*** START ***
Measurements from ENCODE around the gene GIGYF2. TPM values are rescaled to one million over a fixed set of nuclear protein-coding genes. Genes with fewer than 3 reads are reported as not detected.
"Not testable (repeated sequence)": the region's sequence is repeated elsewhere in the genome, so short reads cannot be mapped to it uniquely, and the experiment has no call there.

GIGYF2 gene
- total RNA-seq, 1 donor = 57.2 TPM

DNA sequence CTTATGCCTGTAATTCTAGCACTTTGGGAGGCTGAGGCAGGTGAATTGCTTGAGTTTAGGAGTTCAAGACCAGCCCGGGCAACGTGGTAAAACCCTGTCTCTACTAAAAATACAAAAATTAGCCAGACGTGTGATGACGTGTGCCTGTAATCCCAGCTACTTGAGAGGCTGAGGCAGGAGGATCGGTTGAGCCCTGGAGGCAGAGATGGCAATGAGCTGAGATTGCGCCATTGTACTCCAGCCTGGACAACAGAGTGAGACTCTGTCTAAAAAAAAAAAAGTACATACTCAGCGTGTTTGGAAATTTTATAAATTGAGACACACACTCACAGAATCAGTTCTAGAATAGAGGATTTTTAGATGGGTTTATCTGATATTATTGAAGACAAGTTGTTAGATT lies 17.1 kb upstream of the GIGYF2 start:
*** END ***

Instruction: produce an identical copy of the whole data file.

Measurements from ENCODE around the gene GIGYF2. TPM values are rescaled to one million over a fixed set of nuclear protein-coding genes. Genes with fewer than 3 reads are reported as not detected.
"Not testable (repeated sequence)": the region's sequence is repeated elsewhere in the genome, so short reads cannot be mapped to it uniquely, and the experiment has no call there.

GIGYF2 gene
- total RNA-seq, 1 donor = 57.2 TPM

DNA sequence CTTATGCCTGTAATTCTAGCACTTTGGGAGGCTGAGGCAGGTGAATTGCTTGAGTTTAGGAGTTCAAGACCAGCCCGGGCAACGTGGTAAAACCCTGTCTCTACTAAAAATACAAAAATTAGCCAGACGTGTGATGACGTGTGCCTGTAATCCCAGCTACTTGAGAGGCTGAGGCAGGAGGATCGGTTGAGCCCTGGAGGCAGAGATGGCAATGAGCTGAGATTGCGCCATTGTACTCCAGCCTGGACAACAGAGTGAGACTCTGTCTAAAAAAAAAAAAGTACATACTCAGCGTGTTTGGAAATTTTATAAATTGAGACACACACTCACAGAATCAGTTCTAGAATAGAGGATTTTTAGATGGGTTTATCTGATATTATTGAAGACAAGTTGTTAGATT lies 17.1 kb upstream of the GIGYF2 start: